• introducing separate MBS items for GP telehealth services for RACF residents that could be used without patients being present, which could help if a patient was not able to communicate
  • consulting key stakeholders regarding the development of a voluntary patient enrolment model for aged care, where GPs and practices would be funded through a fixed payment to support the delivery of additional and more comprehensive care.
We made it clear that our intention is not to disempower aged care residents, but to enable residents to receive the right care when they need it and prevent health conditions from deteriorating.

Electrocardiogram MBS item changes
As of 1 August this year, patient rebates for GP-performed electrocardiograms (ECGs) were restricted to the new MBS item number 11707, which covers tracing only. These changes flowed from the ongoing MBS Review.
 
We have gone on record with our strong opposition to these changes, as we consider the reduction of support for access to community-based, GP-led ECG services to be poorly timed and unjustified.
 
In response to our calls, the Secretary of the DoH Professor Brendan Murphy wrote to tell us that a review of the changes would be conducted six months from the date of implementation.
 
After this correspondence, we joined forces with many other prominent health advocacy organisations to write to Minister Hunt to express our concern that our advice on this matter had been dismissed. In our joint letter, we called for an immediate review of the changes and meaningful consultation with the sector.
 
The letter was co-signed by the RACGP, the Australian Medical Association, the Australian College of Rural and Remote Medicine, Australian Pathology, the Australasian Association of Nuclear Medicine Specialists, the Australian and New Zealand Society of Nuclear Medicine, the Australian Diagnostic Imaging Association, and the Royal Australian and New Zealand College of Radiologists.
 
We believe the strength of the opposition to these changes has conveyed our dismay. Watch this space for further updates.
 
Detailed feedback from RACGP members is vital to inform our understanding of how these ECG changes are rippling through your practice and how it affects your patients. Please let us know your thoughts.
 
Aged care royal commission draft propositions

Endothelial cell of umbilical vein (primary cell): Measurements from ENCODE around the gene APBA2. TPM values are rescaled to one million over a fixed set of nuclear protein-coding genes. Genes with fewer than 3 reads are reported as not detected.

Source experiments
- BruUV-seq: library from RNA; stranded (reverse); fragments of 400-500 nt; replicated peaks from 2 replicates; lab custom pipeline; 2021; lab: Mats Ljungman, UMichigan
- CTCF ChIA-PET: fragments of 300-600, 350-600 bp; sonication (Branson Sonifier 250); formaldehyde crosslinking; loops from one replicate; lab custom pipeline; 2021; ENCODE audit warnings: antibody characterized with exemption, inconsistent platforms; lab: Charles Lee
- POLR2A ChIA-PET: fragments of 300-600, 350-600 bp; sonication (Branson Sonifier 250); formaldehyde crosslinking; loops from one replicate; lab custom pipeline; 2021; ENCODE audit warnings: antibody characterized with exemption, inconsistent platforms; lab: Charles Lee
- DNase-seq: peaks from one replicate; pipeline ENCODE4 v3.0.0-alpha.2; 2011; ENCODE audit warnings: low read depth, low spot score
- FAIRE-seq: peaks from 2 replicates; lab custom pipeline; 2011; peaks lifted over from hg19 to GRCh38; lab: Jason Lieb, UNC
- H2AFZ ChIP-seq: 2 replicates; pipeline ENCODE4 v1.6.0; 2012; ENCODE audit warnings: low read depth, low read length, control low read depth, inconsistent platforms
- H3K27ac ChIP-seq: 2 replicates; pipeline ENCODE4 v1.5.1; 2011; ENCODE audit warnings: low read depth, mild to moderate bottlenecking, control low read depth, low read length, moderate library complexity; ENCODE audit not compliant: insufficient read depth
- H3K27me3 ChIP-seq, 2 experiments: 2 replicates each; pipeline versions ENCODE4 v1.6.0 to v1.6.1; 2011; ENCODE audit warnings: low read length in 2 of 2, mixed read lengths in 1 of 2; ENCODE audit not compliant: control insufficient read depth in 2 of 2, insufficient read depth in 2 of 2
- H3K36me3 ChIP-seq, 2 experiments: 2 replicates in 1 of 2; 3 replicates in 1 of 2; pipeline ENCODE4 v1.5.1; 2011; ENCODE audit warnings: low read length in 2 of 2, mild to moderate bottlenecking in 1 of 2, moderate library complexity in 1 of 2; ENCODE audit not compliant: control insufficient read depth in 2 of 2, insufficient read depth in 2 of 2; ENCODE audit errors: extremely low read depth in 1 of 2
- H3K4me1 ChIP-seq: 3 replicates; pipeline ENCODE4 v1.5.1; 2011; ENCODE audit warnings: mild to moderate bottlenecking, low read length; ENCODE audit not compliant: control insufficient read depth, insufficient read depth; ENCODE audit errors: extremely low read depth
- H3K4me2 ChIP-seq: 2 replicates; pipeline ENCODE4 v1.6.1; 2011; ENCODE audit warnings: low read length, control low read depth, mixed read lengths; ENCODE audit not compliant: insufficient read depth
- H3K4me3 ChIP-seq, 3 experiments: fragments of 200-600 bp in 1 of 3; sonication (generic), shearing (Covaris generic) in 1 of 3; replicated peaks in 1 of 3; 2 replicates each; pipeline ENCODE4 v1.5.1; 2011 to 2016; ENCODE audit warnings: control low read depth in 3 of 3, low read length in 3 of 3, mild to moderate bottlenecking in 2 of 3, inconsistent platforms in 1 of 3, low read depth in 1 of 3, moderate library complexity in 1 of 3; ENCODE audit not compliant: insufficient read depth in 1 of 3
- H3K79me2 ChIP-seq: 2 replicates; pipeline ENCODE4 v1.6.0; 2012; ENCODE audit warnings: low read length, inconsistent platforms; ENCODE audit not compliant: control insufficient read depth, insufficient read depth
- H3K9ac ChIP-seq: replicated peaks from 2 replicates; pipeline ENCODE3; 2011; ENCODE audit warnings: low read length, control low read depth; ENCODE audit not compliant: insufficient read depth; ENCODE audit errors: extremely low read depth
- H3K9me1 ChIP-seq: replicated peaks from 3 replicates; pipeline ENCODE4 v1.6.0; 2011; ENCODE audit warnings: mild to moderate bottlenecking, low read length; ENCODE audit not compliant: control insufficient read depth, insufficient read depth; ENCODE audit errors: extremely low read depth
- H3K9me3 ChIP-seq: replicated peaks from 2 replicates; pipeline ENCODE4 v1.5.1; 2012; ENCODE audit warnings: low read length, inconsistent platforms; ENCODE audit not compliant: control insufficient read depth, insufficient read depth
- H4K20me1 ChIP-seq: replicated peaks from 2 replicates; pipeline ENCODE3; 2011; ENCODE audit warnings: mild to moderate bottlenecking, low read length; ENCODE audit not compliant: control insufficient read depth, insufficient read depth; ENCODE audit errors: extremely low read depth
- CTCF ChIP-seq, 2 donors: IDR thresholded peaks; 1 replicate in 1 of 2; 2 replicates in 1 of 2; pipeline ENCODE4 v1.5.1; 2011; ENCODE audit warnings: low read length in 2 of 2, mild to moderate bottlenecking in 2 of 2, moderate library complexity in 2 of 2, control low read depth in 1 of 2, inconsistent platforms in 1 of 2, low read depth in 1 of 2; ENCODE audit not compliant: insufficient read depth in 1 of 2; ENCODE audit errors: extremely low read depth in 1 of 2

In August, the Royal Commission into Aged Care Quality and Safety put out draft propositions on mental, allied and oral health services.
 
These draft propositions unfortunately effectively overlooked the crucial role GPs play as the main providers of medical care to RACF residents.
 
And worse, the propositions suggested significant changes that would affect general practice service delivery – and many propositions were underpinned by flawed logic failing to recognise the issues and challenges the sector faces.
 
The RACGP’s single biggest concern was a proposed new primary care model for people receiving aged care services.
 
In our submission responding to the propositions, we have asked the royal commission to directly engage with GPs to co-design any future propositions which may affect general practice. These propositions have emerged seemingly without consultation with GPs
 
While we support some of the underlying principles of the model, we cannot support the proposed separation of aged care from routine general practice care, or a model that does not address the chronic underfunding of aged care general practice services.
 
We also wrote directly to the commissioners to state our concerns about the lack of engagement with the general practice community throughout the Royal Commission into Aged Care Quality and Safety.
 
It is frustrating that GPs have not been extensively consulted, given our central role in patient care in RACFs. We will push for a stronger GP involvement in the process, as well as greater recognition of the role we play keeping many of our older Australians healthy.